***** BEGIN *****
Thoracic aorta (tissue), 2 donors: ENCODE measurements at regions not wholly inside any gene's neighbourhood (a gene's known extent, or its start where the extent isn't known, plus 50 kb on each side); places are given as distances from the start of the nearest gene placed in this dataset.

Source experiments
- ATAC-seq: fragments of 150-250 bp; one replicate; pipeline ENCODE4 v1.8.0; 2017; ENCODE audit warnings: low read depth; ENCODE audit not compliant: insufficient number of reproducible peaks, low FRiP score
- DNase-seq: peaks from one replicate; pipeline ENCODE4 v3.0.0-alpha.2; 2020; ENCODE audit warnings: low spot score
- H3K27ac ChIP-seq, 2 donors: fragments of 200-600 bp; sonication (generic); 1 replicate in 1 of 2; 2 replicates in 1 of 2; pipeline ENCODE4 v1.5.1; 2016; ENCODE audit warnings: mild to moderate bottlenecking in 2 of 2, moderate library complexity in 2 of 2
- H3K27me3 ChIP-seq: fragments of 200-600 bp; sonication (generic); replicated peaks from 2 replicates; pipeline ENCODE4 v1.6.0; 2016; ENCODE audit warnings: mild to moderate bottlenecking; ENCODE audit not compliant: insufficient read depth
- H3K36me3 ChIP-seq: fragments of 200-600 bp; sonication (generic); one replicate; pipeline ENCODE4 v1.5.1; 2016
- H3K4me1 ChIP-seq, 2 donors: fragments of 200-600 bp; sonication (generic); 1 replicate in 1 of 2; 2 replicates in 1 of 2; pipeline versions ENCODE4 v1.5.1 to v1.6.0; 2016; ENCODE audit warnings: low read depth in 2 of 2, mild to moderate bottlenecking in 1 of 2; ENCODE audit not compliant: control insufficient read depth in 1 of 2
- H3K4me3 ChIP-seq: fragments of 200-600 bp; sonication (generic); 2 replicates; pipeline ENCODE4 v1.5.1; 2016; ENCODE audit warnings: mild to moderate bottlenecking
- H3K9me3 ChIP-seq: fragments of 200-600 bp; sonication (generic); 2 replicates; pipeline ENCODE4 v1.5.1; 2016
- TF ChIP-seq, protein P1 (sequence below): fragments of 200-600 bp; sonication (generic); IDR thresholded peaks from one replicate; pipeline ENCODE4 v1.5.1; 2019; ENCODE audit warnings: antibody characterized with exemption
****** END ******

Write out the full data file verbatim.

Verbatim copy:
Thoracic aorta (tissue), 2 donors: ENCODE measurements at regions not wholly inside any gene's neighbourhood (a gene's known extent, or its start where the extent isn't known, plus 50 kb on each side); places are given as distances from the start of the nearest gene placed in this dataset.

Source experiments
- ATAC-seq: fragments of 150-250 bp; one replicate; pipeline ENCODE4 v1.8.0; 2017; ENCODE audit warnings: low read depth; ENCODE audit not compliant: insufficient number of reproducible peaks, low FRiP score
- DNase-seq: peaks from one replicate; pipeline ENCODE4 v3.0.0-alpha.2; 2020; ENCODE audit warnings: low spot score
- H3K27ac ChIP-seq, 2 donors: fragments of 200-600 bp; sonication (generic); 1 replicate in 1 of 2; 2 replicates in 1 of 2; pipeline ENCODE4 v1.5.1; 2016; ENCODE audit warnings: mild to moderate bottlenecking in 2 of 2, moderate library complexity in 2 of 2
- H3K27me3 ChIP-seq: fragments of 200-600 bp; sonication (generic); replicated peaks from 2 replicates; pipeline ENCODE4 v1.6.0; 2016; ENCODE audit warnings: mild to moderate bottlenecking; ENCODE audit not compliant: insufficient read depth
- H3K36me3 ChIP-seq: fragments of 200-600 bp; sonication (generic); one replicate; pipeline ENCODE4 v1.5.1; 2016
- H3K4me1 ChIP-seq, 2 donors: fragments of 200-600 bp; sonication (generic); 1 replicate in 1 of 2; 2 replicates in 1 of 2; pipeline versions ENCODE4 v1.5.1 to v1.6.0; 2016; ENCODE audit warnings: low read depth in 2 of 2, mild to moderate bottlenecking in 1 of 2; ENCODE audit not compliant: control insufficient read depth in 1 of 2
- H3K4me3 ChIP-seq: fragments of 200-600 bp; sonication (generic); 2 replicates; pipeline ENCODE4 v1.5.1; 2016; ENCODE audit warnings: mild to moderate bottlenecking
- H3K9me3 ChIP-seq: fragments of 200-600 bp; sonication (generic); 2 replicates; pipeline ENCODE4 v1.5.1; 2016
- TF ChIP-seq, protein P1 (sequence below): fragments of 200-600 bp; sonication (generic); IDR thresholded peaks from one replicate; pipeline ENCODE4 v1.5.1; 2019; ENCODE audit warnings: antibody characterized with exemption